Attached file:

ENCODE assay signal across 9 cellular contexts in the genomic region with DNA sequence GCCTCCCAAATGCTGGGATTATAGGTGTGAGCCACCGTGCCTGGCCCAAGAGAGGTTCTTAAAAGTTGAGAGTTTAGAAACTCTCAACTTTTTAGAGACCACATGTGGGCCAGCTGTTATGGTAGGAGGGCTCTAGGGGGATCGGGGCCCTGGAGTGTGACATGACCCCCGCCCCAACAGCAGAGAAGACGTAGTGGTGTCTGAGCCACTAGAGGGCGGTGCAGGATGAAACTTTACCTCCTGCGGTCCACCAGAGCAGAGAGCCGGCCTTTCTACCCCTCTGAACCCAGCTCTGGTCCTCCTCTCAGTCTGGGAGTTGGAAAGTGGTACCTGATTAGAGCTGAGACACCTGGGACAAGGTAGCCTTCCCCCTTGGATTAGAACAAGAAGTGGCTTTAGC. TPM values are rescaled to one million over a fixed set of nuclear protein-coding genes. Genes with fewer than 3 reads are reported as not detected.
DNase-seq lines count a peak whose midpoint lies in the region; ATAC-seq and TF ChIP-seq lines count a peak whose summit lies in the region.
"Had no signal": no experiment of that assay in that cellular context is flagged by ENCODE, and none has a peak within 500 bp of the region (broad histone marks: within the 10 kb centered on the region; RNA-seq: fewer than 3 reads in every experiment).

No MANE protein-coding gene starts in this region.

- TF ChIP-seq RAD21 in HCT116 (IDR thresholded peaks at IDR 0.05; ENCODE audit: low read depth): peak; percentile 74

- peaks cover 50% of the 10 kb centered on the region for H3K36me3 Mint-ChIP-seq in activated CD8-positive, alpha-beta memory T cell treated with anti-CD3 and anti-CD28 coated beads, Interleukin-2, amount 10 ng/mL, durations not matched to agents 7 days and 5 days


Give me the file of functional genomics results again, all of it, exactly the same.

ENCODE assay signal across 9 cellular contexts in the genomic region with DNA sequence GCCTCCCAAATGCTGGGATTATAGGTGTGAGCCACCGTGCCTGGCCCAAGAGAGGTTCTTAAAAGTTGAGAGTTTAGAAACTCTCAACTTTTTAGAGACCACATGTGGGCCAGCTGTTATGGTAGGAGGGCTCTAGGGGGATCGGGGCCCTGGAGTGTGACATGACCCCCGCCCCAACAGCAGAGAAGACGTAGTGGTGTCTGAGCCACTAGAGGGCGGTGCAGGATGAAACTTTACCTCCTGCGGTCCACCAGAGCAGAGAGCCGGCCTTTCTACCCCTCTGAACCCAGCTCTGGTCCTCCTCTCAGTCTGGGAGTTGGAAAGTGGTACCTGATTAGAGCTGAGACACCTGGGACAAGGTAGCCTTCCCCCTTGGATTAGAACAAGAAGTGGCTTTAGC. TPM values are rescaled to one million over a fixed set of nuclear protein-coding genes. Genes with fewer than 3 reads are reported as not detected.
DNase-seq lines count a peak whose midpoint lies in the region; ATAC-seq and TF ChIP-seq lines count a peak whose summit lies in the region.
"Had no signal": no experiment of that assay in that cellular context is flagged by ENCODE, and none has a peak within 500 bp of the region (broad histone marks: within the 10 kb centered on the region; RNA-seq: fewer than 3 reads in every experiment).

No MANE protein-coding gene starts in this region.

- TF ChIP-seq RAD21 in HCT116 (IDR thresholded peaks at IDR 0.05; ENCODE audit: low read depth): peak; percentile 74

- peaks cover 50% of the 10 kb centered on the region for H3K36me3 Mint-ChIP-seq in activated CD8-positive, alpha-beta memory T cell treated with anti-CD3 and anti-CD28 coated beads, Interleukin-2, amount 10 ng/mL, durations not matched to agents 7 days and 5 days